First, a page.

So today I’ll leave you with a short quote from our lady author, photographer, and purveyor of Southern Culture:

The events in our lives happen in a sequence in time, but in their significance to ourselves they find their own order the continuous thread of revelation.  - Eudora Welty

Friday, August 28, 2015

Stories of the South - Cooksville United Methodist Church Part II

Yesterday's post was all about the Cooksville United Methodist Church.  Since it's Friday and we've all had a long week, I thought I would just post some pictures of the beautiful cemetery that surrounds the church.  Some of the earliest graves date back to 1841.

That's it for this week.  It's been a long week and I'm glad to see it go honestly.  I've been fighting insomnia for a few weeks now and it finally caught up with me this week.  Maybe, hopefully, I'm back to my regular sleeping schedule.  Have a great weekend my lovelies!

Thursday, August 27, 2015

Stories of the South: Cooksville United Methodist Church Part I

 Once I pulled up all my edited pictures for this entry I decided to break it up into two posts.  One of the building and interior and one of the beautiful old cemetery.  Enjoy!

Cooksville United Methodist Church was established in 1834 and the present church building was built in 1846.   To place that in history Mississippi had only been a state since December 10, 1817, James A. Polk was the 11th President, and the Civil Would would not start until 1861 twenty seven years later.  

Cooksville United Methodist Church was is located on Cooksville Road about 17 miles east of Macon, Mississippi off Highway 14 east.  it is right past Savannah Church which I covered in an earlier post HERE.  Cooksville was once a small vibrant community that had churches, a school, stores, and even a cotton gin.  The gin is still there located on Circle M Plantation and one of the stores Sparkman's Store located right past the church.  

According to the deed dated June 5, 1846 the land was deeded by Robert Neil to the "Constitutional Presbyterian Church and the Methodist Episcopal Church South in the town of Cooksville."  This document can be found at the Macon Courthouse today.  In 1876, for whatever reason, the Presbyterian congregation dissolved leaving the Methodists the sole owners of the property.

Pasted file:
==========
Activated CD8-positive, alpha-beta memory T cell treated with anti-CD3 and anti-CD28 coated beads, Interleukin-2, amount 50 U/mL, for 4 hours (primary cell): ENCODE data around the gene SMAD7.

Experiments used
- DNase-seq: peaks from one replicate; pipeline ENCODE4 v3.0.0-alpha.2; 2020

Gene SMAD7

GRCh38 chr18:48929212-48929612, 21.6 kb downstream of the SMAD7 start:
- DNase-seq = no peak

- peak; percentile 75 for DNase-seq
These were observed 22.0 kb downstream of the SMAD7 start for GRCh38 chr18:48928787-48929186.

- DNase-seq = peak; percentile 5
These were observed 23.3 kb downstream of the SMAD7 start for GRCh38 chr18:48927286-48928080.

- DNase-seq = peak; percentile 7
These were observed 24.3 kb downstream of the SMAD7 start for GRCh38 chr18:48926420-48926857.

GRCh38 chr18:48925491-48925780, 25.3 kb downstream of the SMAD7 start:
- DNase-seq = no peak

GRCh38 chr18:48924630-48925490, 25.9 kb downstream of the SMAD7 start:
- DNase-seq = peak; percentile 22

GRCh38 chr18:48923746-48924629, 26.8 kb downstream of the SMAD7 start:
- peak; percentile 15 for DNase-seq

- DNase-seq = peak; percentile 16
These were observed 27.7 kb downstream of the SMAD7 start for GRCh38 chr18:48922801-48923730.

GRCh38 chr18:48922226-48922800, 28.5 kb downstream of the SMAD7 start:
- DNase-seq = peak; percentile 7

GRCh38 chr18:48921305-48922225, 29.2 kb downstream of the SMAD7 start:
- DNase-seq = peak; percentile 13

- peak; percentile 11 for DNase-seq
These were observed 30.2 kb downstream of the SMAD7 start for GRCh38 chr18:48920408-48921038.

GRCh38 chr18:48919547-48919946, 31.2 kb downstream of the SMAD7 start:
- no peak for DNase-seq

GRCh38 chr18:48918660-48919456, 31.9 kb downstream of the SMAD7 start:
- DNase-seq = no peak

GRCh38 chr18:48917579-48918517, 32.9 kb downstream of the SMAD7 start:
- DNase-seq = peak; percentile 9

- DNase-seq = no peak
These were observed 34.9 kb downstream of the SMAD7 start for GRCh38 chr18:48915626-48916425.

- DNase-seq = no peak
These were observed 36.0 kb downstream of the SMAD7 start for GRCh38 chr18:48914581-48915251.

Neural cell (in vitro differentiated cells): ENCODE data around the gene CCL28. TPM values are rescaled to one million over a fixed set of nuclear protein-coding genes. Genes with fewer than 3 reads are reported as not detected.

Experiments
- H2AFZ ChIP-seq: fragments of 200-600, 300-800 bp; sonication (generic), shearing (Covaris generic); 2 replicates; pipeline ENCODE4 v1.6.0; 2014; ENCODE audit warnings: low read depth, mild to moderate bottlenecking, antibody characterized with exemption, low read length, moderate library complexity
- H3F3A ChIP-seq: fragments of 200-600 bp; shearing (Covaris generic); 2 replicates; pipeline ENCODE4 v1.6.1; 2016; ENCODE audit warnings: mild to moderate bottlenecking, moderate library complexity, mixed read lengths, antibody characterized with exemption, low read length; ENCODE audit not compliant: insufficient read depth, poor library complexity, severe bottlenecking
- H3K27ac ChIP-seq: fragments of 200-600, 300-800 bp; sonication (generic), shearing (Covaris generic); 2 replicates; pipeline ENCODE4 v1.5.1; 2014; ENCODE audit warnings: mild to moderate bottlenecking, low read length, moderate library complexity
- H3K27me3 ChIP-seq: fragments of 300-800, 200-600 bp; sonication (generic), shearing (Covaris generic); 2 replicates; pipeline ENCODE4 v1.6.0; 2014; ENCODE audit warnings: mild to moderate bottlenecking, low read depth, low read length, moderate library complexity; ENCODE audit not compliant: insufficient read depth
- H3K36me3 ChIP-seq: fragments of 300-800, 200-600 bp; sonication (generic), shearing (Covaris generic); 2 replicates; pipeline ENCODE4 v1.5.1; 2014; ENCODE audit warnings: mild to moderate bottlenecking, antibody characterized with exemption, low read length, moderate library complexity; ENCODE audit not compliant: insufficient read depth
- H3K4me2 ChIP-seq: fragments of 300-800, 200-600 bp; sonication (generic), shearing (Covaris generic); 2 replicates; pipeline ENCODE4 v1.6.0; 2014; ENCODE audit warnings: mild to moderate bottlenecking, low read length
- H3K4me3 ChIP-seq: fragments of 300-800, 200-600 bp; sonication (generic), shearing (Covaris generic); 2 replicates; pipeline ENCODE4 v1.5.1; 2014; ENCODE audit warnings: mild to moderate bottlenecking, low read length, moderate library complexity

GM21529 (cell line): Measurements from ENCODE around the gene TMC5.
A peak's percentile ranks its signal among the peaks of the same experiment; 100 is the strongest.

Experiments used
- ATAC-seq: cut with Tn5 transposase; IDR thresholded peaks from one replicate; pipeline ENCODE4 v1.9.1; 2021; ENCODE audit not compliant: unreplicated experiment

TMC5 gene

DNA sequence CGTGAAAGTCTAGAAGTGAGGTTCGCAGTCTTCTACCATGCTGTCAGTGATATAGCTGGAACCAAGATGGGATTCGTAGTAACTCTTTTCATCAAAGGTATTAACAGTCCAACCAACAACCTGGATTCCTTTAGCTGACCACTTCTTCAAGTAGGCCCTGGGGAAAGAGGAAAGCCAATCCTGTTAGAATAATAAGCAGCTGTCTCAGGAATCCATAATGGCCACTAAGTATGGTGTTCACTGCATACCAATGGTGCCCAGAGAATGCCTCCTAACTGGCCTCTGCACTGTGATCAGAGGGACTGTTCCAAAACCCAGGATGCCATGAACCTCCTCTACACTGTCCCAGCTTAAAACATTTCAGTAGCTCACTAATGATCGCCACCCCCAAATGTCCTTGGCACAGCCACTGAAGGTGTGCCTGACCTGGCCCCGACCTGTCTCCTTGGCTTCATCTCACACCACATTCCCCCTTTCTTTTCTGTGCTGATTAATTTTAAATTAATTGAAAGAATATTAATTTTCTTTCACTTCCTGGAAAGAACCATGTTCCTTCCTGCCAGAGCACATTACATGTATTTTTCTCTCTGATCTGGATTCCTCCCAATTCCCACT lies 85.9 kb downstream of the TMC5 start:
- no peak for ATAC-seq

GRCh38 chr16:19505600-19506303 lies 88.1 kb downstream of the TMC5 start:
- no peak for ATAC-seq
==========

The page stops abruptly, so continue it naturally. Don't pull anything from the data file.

The church was formed under the guidance of Reverend James Matthews who was appointed to the Choctaw Mission.  The Choctaw Mission at Mayhew was established by the Methodist in 1818.  Their objective was to minister to the local tribes as well as offer education to them by setting up a school.  To this  day their is still an active Choctaw Mission in Philadelphia, Mississippi.  Reverend Matthew along with his appointed junior ministers R.L. Kennon and William Weir helped established not only Cooksville Methodist but also another church at Fairfield on the Bigbee.  

The church was built by James L. Duck.  It has changed some over time with the addition of two Sunday school rooms and a vestibule but otherwise has stayed largely the same.  It is a vernacular style church like several others in the area.  The flooring and pews are original to the church as is the flooring which is 6 1/2" virgin pine.  And charmingly the pews are marked here and there with the initial of prior members.  Little delinquent charming scamps. 

Adjoining the church is the cemetery in the which some of the earliest graves are of Rosanna Prewitt 1783-1841, John Prewitt 1780-1851, and Frances Scott 1801-1885.